The Rev. Wes Mullins doesn't think much of Doug Lamborn's title — representative — because he doesn't think the third-term congressman is living up to it.
He's basing the opinion on personal experience. While in Washington, D.C., in late May, the pastor disclosed his affiliation with a lesbian, gay, bisexual and transgender rights group and asked to see Lamborn or his staff to talk about teen bullying. He was denied. But when Mullins pulled a bait-and-switch, seeking a meeting on the negatives of Obamacare, one of Lamborn's favorite subjects, he got right in.
Which goes to show, Mullins says, that Lamborn listens only when constituents share his conservative ideology.
"My opinion is, if you are a representative, you represent everyone," Mullins says. "We're not going to let him play political games with teenagers' lives."
A spokeswoman for Lamborn said "time constraints" prevent some constituent meetings, but declined to address Mullins' specific allegations.
When Mullins was a teenager in Tennessee, he was taunted for being gay, even by fellow church members. He thought about how he might kill himself, but never tried to take his life. He just refused to buckle his seatbelt when driving the winding mountain roads, "to make dying easier."
Three years ago, Mullins, now 31, became pastor of Pikes Peak Metropolitan Community Church, which ministers to many lesbian, gay, bisexual and transgender people. More recently, he's spent time with Inside/Out Youth Services, a support group for LGBT teens searching for their sexual identity. (Disclosure: Inside/Out meets in the basement of the Indy building.)
When the Human Rights Campaign, whose million members advocate for LGBT civil rights, headed for Washington on May 24 and 25 to lobby Congress, Mullins joined two others from Colorado. The group was urging passage of the Student Non-Discrimination Act, which would prohibit schools that receive federal funding from discriminating against or harassing public-school students on the basis of actual or perceived sexual orientation or gender identity. The act would open the door for an aggrieved person to sue. Federal laws already bar discrimination based on race, color, national origin, religion, gender and disability.
Rep. Jared Polis, a Colorado Democrat, introduced the bill in the House, and Sen. Al Franken, a Minnesota Democrat, introduced a companion bill in the Senate. Their efforts came just months after well-publicized suicides of young men who were bullied for being gay (or for being perceived as gay).
Mullins went to the nation's capital armed with a stack of letters from teens and young adults who had pondered suicide. One wrote that he was repeatedly bullied at a local high school years ago. In response, Mullins says, school officials told him to "man up."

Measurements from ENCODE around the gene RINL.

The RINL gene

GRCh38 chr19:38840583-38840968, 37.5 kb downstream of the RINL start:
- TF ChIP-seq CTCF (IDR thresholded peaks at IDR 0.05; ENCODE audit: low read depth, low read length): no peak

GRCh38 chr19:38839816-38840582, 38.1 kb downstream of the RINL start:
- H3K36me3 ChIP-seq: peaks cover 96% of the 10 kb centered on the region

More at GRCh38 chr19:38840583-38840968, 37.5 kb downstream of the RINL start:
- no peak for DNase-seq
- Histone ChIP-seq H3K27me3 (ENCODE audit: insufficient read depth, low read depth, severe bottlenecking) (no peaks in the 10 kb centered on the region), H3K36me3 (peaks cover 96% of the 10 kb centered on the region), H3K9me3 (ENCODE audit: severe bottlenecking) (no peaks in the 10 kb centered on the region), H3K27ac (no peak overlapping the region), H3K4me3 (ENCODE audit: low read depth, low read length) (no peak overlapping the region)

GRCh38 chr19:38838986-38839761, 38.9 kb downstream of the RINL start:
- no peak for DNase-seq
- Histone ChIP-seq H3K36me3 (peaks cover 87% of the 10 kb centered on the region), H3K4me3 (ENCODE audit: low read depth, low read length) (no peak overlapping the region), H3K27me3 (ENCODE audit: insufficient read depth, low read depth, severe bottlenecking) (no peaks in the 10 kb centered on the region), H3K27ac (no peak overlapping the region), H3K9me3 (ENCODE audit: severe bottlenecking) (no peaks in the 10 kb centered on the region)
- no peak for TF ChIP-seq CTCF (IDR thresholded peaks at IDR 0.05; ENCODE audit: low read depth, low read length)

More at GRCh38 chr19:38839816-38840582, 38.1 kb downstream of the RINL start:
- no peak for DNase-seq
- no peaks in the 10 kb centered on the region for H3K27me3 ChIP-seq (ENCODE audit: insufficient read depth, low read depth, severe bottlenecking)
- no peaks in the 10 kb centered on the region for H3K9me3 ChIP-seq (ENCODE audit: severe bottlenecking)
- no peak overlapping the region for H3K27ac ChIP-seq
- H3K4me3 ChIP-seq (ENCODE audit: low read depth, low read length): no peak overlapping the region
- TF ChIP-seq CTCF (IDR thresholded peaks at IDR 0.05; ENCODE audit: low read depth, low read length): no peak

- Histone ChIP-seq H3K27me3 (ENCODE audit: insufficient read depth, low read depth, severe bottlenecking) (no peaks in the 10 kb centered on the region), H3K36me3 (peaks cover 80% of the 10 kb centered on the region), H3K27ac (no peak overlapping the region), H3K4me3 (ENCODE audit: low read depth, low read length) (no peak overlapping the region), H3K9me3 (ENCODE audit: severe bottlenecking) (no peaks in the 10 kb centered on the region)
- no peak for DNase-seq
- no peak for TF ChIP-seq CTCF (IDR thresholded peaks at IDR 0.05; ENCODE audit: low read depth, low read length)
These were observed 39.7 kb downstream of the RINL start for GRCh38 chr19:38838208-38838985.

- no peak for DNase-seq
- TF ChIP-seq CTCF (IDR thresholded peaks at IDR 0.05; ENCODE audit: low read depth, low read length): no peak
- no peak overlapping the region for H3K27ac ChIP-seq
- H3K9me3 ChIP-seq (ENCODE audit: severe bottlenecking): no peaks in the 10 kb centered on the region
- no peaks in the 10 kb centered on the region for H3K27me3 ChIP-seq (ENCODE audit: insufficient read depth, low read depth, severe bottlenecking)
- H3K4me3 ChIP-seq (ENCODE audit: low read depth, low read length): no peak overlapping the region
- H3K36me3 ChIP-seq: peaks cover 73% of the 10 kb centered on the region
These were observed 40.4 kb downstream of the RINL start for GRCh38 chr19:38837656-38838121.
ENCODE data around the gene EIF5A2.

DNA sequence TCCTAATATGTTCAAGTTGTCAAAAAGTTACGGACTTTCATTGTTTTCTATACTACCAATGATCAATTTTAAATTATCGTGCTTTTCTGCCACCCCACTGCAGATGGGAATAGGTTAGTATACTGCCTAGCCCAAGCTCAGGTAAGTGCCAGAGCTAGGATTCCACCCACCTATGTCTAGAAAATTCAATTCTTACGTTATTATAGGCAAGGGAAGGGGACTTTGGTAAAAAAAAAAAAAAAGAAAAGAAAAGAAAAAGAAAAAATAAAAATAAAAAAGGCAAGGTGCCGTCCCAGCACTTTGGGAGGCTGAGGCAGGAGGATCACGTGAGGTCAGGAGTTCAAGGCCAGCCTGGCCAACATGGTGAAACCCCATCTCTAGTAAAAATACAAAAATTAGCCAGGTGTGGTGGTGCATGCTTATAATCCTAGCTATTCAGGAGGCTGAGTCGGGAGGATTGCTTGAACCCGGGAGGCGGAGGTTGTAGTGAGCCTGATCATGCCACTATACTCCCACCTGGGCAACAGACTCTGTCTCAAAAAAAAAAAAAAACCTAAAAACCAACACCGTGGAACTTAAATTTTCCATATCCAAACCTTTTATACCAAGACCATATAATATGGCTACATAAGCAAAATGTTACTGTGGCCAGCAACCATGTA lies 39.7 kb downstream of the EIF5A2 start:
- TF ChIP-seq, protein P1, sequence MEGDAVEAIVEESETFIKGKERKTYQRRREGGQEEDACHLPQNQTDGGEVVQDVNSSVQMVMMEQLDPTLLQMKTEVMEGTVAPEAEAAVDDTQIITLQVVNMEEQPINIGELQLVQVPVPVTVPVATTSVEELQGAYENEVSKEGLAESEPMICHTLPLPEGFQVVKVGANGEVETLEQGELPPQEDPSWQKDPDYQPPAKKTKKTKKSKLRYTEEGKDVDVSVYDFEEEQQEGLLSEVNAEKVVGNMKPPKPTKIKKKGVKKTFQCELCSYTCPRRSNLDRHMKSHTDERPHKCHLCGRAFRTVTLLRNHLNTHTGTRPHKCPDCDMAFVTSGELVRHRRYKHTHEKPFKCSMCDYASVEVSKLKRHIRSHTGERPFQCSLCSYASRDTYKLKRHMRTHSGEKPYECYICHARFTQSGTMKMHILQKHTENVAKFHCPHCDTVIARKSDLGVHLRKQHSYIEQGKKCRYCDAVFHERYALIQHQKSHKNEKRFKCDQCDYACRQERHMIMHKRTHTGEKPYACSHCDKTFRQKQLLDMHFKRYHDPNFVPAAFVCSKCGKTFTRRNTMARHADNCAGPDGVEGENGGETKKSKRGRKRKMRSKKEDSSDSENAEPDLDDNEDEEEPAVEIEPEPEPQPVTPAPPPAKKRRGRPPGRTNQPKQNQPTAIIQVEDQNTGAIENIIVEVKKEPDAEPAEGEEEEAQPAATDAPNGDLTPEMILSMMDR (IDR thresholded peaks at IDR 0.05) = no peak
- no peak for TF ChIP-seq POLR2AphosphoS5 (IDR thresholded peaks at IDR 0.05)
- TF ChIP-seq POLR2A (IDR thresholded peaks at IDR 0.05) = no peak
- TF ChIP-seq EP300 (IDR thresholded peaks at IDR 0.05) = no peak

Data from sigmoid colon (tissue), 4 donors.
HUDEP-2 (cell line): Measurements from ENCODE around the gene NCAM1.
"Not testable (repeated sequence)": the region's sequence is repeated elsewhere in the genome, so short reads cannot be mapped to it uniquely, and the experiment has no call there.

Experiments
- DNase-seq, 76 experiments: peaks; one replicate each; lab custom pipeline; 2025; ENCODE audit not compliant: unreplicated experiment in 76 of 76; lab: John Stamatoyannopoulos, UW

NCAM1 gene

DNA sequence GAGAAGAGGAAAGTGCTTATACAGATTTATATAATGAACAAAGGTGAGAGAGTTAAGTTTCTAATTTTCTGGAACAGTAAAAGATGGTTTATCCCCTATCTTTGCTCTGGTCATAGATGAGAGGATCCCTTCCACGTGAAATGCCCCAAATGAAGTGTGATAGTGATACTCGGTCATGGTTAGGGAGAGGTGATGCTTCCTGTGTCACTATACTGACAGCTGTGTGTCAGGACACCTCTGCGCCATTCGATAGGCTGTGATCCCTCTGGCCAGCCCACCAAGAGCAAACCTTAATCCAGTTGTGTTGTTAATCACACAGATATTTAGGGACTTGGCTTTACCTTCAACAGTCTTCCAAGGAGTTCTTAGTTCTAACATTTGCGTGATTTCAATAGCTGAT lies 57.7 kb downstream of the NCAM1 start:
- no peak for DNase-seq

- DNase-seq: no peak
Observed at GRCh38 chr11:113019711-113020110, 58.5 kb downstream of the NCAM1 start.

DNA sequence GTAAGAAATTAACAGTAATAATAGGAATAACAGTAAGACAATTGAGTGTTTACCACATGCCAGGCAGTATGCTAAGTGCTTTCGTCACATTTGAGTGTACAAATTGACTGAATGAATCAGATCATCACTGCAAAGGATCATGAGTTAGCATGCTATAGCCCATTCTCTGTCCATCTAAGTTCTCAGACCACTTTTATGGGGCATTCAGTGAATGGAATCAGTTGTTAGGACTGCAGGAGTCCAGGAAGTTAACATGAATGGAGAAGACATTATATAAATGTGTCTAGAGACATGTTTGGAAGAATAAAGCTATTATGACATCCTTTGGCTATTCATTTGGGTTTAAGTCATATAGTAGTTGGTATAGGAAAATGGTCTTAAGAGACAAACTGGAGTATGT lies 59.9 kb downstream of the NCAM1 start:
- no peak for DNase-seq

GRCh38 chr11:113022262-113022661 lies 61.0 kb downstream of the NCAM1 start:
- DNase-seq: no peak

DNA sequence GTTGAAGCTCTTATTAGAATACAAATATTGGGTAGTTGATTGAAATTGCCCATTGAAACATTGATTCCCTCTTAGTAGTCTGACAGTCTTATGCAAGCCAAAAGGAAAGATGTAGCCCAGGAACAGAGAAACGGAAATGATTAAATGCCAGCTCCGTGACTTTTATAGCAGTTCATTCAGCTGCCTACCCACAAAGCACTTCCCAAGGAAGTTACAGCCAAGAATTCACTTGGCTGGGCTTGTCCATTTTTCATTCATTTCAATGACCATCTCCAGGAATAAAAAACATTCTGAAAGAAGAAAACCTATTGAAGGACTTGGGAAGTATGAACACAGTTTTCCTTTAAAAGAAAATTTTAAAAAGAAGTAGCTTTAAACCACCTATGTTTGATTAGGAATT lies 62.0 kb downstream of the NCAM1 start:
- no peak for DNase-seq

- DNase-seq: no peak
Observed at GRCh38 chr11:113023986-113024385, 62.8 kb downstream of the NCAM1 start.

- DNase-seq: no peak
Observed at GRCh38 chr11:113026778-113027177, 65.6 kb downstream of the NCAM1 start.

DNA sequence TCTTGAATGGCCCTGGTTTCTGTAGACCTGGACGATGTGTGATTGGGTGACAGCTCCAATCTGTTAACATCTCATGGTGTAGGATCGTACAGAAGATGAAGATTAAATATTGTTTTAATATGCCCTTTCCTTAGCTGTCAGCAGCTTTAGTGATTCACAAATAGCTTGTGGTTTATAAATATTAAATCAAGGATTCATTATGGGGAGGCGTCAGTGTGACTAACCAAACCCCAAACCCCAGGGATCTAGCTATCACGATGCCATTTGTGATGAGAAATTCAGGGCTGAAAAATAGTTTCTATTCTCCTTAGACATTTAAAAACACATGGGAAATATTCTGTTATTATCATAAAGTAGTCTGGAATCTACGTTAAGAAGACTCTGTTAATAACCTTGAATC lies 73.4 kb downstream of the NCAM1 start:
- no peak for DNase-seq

Turning the tables
In Washington, the Colorado threesome met personally with Sen. Michael Bennet and Rep. Diana DeGette, Democrats who support the bill. They met with staff members of Sen. Mark Udall, Polis and Rep. Scott Tipton, a Republican. The meetings were arranged two weeks in advance by a consultant who lines up such congressional visits.
"Tipton's staff accepted the meeting without difficulty," Mullins says, noting he was told that any time would work. "That's a Republican I can't be angry with. We may disagree, but he's listening."
The consultant tried but failed to line up a time with Lamborn's office, Mullins says. The pastor himself then followed up several times, but heard that no one was available — even for five minutes. "Everyone is too busy," he says he was told.
So Mullins put a parishioner up to calling Lamborn's office and asking to talk in person about the negatives of Obamacare. That woman was granted a meeting with a staffer the very next day.
Mullins showed up instead. He arrived a half-hour early — plenty of time, he says, to observe Lamborn's busy staffers as they spent time fiddling with their personal Facebook pages and getting the TVs tuned to a presidential speech about Israel.
When he met Lamborn's staffer face-to-face, the pastor says, the staffer was confused by Mullins' emphasis on bullying. Mullins says he just kept talking, and hopes Lamborn gets the thrust of his message on an issue he says has broad support.
In fact, an anti-bullying bill adopted by the state Legislature and signed into law May 13 by Gov. John Hickenlooper drew yes votes even from some El Paso County GOP lawmakers. The bill sets up a grant program for schools to provide education on and prevention of bullying.
"I'm saddened that I'm not sure Lamborn will hear that message or do anything about it," Mullins says. "One thing I accidentally proved along the way is Lamborn doesn't want to meet with you if you're a Democrat, or if he disagrees with your outlook.
"I don't hate all Republicans," adds Mullins, who says he voted for George W. Bush in 2000. "I want the representative I support to represent the entire district, not just a portion of the district."
Asked to react to Mullins' page-long written statement about his experience with Lamborn's office, Lamborn's press secretary, Catherine Mortensen, replied in an e-mail, "Congressman Lamborn and his staff make every effort to meet with constituents, especially those who have travelled from Colorado to Washington. Regrettably, given time constraints it is not possible to accommodate every request."
She also said Lamborn "is still studying this bill."
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